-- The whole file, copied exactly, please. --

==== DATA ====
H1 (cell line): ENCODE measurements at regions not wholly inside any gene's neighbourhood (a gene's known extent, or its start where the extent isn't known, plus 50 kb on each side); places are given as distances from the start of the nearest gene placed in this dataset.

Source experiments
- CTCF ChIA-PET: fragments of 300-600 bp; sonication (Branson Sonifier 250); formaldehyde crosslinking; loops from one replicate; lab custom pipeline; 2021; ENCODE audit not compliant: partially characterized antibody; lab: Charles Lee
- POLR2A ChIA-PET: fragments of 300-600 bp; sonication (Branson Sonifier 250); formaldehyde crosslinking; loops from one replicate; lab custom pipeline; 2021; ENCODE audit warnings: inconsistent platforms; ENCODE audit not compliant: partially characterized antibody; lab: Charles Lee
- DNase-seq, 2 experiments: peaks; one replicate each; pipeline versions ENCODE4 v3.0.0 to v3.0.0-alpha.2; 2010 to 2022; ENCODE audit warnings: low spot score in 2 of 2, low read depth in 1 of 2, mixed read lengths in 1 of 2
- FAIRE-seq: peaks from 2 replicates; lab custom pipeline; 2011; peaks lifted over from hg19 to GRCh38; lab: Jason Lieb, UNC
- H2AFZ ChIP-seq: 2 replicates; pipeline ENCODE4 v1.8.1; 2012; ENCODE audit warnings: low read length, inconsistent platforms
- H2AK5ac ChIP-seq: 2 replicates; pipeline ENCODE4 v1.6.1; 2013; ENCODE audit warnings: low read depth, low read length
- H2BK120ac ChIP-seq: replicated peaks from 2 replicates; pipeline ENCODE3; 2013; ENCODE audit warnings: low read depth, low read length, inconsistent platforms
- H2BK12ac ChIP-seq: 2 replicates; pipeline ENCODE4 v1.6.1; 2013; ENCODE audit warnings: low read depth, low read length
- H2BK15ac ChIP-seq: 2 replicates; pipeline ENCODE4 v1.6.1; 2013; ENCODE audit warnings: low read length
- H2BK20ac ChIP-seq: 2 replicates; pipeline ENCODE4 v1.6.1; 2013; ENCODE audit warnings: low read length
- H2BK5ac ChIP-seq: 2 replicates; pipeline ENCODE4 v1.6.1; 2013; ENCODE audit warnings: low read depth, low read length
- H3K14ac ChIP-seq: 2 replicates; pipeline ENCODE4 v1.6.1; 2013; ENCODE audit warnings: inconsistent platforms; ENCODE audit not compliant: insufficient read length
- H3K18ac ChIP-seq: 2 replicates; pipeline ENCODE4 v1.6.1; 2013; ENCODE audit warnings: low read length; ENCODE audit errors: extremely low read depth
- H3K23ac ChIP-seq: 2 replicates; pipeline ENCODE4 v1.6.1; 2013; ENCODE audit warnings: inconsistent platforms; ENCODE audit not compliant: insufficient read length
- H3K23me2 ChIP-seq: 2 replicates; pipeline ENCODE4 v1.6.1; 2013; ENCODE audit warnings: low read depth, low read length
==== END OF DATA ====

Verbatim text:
H1 (cell line): ENCODE measurements at regions not wholly inside any gene's neighbourhood (a gene's known extent, or its start where the extent isn't known, plus 50 kb on each side); places are given as distances from the start of the nearest gene placed in this dataset.

Source experiments
- CTCF ChIA-PET: fragments of 300-600 bp; sonication (Branson Sonifier 250); formaldehyde crosslinking; loops from one replicate; lab custom pipeline; 2021; ENCODE audit not compliant: partially characterized antibody; lab: Charles Lee
- POLR2A ChIA-PET: fragments of 300-600 bp; sonication (Branson Sonifier 250); formaldehyde crosslinking; loops from one replicate; lab custom pipeline; 2021; ENCODE audit warnings: inconsistent platforms; ENCODE audit not compliant: partially characterized antibody; lab: Charles Lee
- DNase-seq, 2 experiments: peaks; one replicate each; pipeline versions ENCODE4 v3.0.0 to v3.0.0-alpha.2; 2010 to 2022; ENCODE audit warnings: low spot score in 2 of 2, low read depth in 1 of 2, mixed read lengths in 1 of 2
- FAIRE-seq: peaks from 2 replicates; lab custom pipeline; 2011; peaks lifted over from hg19 to GRCh38; lab: Jason Lieb, UNC
- H2AFZ ChIP-seq: 2 replicates; pipeline ENCODE4 v1.8.1; 2012; ENCODE audit warnings: low read length, inconsistent platforms
- H2AK5ac ChIP-seq: 2 replicates; pipeline ENCODE4 v1.6.1; 2013; ENCODE audit warnings: low read depth, low read length
- H2BK120ac ChIP-seq: replicated peaks from 2 replicates; pipeline ENCODE3; 2013; ENCODE audit warnings: low read depth, low read length, inconsistent platforms
- H2BK12ac ChIP-seq: 2 replicates; pipeline ENCODE4 v1.6.1; 2013; ENCODE audit warnings: low read depth, low read length
- H2BK15ac ChIP-seq: 2 replicates; pipeline ENCODE4 v1.6.1; 2013; ENCODE audit warnings: low read length
- H2BK20ac ChIP-seq: 2 replicates; pipeline ENCODE4 v1.6.1; 2013; ENCODE audit warnings: low read length
- H2BK5ac ChIP-seq: 2 replicates; pipeline ENCODE4 v1.6.1; 2013; ENCODE audit warnings: low read depth, low read length
- H3K14ac ChIP-seq: 2 replicates; pipeline ENCODE4 v1.6.1; 2013; ENCODE audit warnings: inconsistent platforms; ENCODE audit not compliant: insufficient read length
- H3K18ac ChIP-seq: 2 replicates; pipeline ENCODE4 v1.6.1; 2013; ENCODE audit warnings: low read length; ENCODE audit errors: extremely low read depth
- H3K23ac ChIP-seq: 2 replicates; pipeline ENCODE4 v1.6.1; 2013; ENCODE audit warnings: inconsistent platforms; ENCODE audit not compliant: insufficient read length
- H3K23me2 ChIP-seq: 2 replicates; pipeline ENCODE4 v1.6.1; 2013; ENCODE audit warnings: low read depth, low read length